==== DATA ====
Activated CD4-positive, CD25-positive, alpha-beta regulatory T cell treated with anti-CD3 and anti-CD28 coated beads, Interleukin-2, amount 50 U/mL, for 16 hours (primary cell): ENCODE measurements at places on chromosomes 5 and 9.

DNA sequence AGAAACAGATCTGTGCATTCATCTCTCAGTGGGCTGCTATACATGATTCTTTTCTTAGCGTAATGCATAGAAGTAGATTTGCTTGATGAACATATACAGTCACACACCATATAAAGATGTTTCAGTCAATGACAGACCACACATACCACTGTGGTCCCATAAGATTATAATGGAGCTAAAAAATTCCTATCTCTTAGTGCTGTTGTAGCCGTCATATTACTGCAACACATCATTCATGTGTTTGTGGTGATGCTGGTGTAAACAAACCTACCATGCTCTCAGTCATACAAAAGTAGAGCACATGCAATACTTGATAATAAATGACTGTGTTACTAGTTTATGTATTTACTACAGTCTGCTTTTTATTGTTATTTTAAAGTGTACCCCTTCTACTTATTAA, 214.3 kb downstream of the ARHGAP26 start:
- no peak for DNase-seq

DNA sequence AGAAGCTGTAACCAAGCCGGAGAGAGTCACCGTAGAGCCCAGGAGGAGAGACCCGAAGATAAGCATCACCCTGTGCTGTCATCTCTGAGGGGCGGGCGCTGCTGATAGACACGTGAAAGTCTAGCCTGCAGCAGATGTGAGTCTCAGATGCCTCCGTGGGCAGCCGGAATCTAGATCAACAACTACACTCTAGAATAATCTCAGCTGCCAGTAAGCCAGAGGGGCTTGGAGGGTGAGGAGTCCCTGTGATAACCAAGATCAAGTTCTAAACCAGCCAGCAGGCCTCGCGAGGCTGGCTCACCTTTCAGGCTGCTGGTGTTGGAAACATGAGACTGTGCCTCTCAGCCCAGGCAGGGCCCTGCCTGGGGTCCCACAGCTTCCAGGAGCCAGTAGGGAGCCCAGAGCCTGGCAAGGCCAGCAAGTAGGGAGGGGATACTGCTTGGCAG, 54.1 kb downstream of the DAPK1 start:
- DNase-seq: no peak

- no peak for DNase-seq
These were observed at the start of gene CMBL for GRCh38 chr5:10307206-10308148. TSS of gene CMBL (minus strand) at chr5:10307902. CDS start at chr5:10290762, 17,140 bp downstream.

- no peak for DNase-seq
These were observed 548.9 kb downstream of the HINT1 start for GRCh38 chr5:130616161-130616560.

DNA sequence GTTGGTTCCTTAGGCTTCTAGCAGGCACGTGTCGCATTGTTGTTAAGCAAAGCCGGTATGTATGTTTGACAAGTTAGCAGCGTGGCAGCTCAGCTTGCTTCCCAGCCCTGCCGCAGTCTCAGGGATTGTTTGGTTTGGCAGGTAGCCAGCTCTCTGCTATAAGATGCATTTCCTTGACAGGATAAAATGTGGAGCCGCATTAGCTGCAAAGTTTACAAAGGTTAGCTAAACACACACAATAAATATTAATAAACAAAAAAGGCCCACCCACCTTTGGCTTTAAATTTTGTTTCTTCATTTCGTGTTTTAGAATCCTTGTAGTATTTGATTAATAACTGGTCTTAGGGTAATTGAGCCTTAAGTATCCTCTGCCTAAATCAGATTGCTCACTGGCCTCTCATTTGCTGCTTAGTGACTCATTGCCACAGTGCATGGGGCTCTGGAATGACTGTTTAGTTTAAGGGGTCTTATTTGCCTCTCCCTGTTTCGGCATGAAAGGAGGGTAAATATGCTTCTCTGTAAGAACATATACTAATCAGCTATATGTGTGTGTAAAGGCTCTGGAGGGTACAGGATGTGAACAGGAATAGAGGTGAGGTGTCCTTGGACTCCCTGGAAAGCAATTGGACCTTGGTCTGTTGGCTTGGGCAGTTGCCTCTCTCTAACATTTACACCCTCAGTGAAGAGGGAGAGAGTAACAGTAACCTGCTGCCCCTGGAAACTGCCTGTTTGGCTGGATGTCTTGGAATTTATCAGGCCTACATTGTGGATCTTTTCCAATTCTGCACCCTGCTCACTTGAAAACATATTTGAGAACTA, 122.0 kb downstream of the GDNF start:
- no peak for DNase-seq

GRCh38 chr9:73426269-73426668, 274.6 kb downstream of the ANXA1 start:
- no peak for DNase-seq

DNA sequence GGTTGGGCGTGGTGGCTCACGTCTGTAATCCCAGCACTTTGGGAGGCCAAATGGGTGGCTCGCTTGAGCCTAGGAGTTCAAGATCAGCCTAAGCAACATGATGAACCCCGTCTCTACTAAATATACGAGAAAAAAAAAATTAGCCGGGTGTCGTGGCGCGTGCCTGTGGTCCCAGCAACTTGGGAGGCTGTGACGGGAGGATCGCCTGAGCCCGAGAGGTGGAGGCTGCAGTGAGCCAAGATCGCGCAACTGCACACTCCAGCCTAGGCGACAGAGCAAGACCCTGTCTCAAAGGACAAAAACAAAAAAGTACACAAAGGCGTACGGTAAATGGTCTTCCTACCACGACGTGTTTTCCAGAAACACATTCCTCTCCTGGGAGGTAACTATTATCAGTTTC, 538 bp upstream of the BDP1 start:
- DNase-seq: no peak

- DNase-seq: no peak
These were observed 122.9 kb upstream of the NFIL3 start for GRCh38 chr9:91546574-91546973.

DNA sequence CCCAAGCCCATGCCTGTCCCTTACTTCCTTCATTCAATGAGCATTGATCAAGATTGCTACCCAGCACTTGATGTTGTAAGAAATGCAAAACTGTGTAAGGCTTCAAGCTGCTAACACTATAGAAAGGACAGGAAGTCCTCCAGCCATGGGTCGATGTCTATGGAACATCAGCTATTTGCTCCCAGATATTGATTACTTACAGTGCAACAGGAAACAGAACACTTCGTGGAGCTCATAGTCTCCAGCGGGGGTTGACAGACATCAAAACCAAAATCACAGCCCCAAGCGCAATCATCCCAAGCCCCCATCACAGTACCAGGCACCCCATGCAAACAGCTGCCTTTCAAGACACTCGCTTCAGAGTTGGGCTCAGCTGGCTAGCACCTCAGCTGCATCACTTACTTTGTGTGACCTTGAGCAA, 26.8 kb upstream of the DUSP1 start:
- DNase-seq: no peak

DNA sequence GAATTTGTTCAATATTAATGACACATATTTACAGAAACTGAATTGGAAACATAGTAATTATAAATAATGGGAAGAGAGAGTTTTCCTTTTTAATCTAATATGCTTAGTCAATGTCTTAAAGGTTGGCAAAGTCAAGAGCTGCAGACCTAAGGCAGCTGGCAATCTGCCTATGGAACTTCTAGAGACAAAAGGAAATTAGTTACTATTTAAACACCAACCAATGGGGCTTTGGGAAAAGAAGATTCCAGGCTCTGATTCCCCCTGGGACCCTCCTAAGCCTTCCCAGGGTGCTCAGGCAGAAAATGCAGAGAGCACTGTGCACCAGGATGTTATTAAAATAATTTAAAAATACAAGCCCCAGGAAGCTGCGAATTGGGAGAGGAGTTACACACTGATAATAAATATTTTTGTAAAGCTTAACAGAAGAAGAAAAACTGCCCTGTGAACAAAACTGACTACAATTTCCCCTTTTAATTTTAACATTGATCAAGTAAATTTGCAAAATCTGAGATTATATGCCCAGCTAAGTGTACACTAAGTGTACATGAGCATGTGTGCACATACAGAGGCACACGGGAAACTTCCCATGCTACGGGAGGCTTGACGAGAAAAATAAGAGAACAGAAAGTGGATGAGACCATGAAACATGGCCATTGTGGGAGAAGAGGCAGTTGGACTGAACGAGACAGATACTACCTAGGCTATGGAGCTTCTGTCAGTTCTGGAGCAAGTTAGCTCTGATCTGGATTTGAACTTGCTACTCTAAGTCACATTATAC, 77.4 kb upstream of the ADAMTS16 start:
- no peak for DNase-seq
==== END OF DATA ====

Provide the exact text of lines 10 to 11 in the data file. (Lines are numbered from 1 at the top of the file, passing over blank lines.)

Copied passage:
DNA sequence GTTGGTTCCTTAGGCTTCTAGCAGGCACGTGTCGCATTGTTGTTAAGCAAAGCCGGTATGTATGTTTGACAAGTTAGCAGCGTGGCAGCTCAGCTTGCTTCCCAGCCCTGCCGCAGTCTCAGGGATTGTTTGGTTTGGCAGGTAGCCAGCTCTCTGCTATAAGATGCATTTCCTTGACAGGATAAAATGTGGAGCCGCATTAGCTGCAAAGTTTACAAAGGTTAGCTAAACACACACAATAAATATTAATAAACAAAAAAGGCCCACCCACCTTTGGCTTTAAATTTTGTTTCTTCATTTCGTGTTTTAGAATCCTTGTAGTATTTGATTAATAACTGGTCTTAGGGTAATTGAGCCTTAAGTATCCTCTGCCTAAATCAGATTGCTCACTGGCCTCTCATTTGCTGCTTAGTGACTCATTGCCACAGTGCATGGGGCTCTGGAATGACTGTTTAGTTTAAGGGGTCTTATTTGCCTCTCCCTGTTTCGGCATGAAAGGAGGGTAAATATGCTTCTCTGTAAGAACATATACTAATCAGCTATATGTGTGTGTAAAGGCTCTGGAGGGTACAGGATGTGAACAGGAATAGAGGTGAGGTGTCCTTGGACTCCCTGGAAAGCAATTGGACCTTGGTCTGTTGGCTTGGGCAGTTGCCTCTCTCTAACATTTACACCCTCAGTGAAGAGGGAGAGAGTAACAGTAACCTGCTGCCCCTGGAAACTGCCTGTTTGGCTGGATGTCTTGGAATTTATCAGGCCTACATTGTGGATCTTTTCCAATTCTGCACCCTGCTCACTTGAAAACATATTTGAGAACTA, 122.0 kb downstream of the GDNF start:
- no peak for DNase-seq